WASHINGTON — The American Civil Liberties Union filed a lawsuit on Tuesday against the Obama administration over its “dragnet” collection of logs of domestic phone calls, contending that the once-secret program — whose existence was exposed by a former National Security Agency contractor last week — is illegal and asking a judge to both stop it and order the records purged.
The lawsuit, filed in New York, could set up an eventual Supreme Court test. It could also focus attention on this disclosure amid the larger heap of top secret surveillance matters that were disclosed by Edward J. Snowden, a former NSA contractor who came forward on Sunday to say he was the source of a series of disclosures by The Guardian and The Washington Post.
The program “gives the government a comprehensive record of our associations and public movements, revealing a wealth of detail about our familial, political, professional, religious and intimate associations,” the complaint says, adding that it “is likely to have a chilling effect on whistle-blowers and others who would otherwise contact” the ACLU for legal assistance.
The Justice Department did not respond immediately.
The ACLU has frequently assisted other plaintiffs in challenges against national security policies, but the government has generally persuaded courts to dismiss such lawsuits without any ruling on the legal merits after arguing that litigation over any classified program would reveal state secrets or that the plaintiffs could not prove they were personally affected and so lacked standing to sue.
This case may be different. The government has now declassified the existence of the program on domestic call record “metadata.” And the ACLU itself is a customer of Verizon Business Network Services — the subsidiary of Verizon Communications that was the recipient of a secret court order for all its domestic calling records — which it says gives it direct standing to bring the lawsuit.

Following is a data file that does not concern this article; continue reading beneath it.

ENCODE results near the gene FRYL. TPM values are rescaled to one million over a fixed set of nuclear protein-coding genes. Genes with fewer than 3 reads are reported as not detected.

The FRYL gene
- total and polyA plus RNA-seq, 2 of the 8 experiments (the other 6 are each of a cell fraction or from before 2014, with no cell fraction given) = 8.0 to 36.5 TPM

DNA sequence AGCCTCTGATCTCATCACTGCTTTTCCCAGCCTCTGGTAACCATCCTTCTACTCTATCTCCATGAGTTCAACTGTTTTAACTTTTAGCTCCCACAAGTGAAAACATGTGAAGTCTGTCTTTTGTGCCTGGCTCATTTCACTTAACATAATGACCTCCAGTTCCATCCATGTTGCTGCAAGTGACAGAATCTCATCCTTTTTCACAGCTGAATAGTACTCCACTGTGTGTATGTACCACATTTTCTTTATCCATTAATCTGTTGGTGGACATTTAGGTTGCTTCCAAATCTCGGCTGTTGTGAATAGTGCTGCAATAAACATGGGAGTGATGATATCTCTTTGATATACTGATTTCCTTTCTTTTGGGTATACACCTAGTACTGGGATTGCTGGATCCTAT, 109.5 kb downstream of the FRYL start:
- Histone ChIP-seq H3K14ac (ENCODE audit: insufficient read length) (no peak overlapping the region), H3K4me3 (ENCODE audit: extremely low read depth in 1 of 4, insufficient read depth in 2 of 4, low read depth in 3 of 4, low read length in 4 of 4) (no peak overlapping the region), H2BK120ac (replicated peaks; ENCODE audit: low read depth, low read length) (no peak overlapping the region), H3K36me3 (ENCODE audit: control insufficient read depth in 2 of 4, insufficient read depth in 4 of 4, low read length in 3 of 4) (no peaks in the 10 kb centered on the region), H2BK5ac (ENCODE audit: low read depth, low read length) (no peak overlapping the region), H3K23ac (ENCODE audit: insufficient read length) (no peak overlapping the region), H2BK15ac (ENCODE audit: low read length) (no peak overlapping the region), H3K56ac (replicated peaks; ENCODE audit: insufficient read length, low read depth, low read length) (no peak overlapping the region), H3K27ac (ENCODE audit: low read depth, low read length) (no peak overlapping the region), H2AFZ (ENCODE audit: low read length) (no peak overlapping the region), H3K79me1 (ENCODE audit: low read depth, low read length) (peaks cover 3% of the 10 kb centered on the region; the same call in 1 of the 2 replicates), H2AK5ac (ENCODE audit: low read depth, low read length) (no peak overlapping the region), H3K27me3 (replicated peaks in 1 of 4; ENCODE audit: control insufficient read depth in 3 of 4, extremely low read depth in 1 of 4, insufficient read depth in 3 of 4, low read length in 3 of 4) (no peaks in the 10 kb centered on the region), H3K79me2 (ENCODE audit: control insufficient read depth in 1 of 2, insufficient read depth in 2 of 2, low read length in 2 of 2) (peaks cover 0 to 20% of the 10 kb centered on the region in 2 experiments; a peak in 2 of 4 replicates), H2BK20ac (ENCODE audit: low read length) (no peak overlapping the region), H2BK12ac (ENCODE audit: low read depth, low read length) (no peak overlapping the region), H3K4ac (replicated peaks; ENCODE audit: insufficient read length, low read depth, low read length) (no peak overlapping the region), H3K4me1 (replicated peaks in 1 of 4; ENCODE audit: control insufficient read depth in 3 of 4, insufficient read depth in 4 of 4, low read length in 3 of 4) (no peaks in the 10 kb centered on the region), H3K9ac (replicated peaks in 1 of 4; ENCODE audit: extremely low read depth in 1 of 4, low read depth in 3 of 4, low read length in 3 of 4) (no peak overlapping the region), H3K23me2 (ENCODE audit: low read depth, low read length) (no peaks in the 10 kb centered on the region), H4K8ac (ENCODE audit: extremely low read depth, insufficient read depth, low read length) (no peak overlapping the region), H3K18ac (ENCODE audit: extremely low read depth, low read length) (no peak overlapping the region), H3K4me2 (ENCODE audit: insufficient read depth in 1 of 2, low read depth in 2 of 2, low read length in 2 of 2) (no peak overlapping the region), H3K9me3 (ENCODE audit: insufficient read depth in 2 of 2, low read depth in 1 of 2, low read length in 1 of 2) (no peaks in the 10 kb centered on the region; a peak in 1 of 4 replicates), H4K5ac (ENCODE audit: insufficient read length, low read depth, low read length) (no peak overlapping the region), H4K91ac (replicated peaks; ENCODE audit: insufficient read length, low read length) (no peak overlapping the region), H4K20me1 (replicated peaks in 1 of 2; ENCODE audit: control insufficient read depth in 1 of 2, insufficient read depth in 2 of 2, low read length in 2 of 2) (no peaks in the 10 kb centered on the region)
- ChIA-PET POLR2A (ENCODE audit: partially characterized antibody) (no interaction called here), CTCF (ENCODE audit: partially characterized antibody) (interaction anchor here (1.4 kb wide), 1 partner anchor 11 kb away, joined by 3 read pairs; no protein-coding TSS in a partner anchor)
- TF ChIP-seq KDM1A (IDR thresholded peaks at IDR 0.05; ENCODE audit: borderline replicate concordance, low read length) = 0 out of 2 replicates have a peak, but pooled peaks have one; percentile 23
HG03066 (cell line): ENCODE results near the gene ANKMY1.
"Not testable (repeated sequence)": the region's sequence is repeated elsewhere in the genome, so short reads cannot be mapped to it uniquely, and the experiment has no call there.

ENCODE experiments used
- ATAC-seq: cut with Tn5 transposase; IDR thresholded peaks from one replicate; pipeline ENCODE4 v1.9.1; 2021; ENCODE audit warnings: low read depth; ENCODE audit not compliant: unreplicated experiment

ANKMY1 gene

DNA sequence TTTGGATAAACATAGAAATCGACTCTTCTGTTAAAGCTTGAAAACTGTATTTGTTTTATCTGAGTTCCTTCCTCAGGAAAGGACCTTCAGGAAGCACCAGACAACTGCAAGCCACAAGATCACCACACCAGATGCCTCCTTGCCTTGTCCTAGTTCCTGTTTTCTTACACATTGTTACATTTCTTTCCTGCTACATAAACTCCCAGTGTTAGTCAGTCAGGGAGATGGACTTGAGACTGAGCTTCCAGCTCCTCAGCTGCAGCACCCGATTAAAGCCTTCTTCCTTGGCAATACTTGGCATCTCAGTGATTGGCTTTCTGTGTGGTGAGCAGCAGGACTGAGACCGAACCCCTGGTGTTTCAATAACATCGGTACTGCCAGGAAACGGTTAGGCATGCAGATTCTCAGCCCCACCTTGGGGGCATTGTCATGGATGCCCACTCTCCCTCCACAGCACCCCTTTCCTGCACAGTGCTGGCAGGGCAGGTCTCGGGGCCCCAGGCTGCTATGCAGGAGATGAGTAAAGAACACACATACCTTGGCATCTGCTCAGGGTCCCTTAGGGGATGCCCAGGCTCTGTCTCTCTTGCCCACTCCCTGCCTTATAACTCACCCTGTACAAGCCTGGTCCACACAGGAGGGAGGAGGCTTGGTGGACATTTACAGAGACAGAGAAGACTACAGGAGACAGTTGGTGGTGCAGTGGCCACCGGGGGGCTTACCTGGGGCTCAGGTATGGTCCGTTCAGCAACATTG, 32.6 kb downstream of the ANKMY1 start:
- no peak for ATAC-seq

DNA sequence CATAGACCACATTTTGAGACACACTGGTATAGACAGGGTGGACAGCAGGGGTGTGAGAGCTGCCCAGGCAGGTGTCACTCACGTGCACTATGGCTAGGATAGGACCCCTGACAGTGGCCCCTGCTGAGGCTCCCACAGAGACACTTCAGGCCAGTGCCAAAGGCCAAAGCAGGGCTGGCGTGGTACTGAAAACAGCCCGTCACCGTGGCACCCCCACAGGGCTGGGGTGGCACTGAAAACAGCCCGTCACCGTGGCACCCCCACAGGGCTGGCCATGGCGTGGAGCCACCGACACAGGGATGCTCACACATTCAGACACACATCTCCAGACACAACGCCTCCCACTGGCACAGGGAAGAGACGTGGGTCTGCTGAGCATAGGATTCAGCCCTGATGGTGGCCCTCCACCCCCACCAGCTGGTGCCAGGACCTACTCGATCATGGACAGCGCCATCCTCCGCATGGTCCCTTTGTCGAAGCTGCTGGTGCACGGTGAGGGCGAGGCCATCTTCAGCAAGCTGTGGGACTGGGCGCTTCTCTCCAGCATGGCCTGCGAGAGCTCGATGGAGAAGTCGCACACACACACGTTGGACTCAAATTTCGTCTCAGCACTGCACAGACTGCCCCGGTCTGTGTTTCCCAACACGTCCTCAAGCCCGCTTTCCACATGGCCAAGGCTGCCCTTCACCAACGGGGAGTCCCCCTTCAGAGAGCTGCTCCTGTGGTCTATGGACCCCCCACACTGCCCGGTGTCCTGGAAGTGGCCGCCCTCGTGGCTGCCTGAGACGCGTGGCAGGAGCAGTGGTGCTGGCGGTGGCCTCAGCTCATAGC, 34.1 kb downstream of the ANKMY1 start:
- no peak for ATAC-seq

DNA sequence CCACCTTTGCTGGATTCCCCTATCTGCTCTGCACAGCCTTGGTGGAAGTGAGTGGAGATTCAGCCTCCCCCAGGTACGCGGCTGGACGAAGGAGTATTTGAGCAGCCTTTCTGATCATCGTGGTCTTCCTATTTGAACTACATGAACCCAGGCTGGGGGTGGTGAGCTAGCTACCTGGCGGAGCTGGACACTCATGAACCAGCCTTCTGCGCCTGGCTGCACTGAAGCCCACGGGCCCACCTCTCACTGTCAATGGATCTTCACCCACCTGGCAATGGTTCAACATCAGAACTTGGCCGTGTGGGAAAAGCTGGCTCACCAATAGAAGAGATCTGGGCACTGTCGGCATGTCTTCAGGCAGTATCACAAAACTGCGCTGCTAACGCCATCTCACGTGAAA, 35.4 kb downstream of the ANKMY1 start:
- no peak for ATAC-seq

The call logging program is keeping a record of “metadata” from domestic phone calls, including which numbers were dialed and received, from which location, and the time and duration of the communication, officials have said.
The program began as part of the Bush administration’s post-9/11 programs of surveillance without warrants, and, it is now known, it has continued since 2006 with the blessing of a national security court, which has ruled in still-secret legal opinions that such bulk surveillance was authorized by a section of the Patriot Act that allows the FBI to obtain “business records” if they are relevant to a counterterrorism investigation.
Congress never openly voted to authorize the NSA to collect logs of hundreds of millions of domestic phone calls, but the administration notes that some lawmakers were briefed on the program. Some members of Congress have backed it as a useful counterterrorism tool, while others have denounced it.
“The administration claims authority to sift through details of our private lives because the Patriot Act says that it can,” wrote Representative Jim Sensenbrenner, Republican from Wisconsin. “I disagree. I authored the Patriot Act, and this is an abuse of that law.”
Over the weekend, in hope of preventing a backlash, James R. Clapper, the director of national intelligence, also disclosed details about privacy protections built into the program. Among them, officials may access the database only if they can meet a legal justification — “reasonable suspicion, based on specific facts, that the particular basis for the query is associated with a foreign terrorist organization.” To deter abuse, queries are audited under the oversight of judges on a national security court.
Executive branch officials and lawmakers who support the program have hinted in public that some terrorist plots have been foiled and intelligence leads have been identified by using the database. In private conversations, they have also explained how it is used: Investigators start with a specific phone number that is already believed to be linked to terrorism, and scrutinize the group of people who have called that number — and other people who in turn called those in the first group, and so on — in an effort to identify any co-conspirators.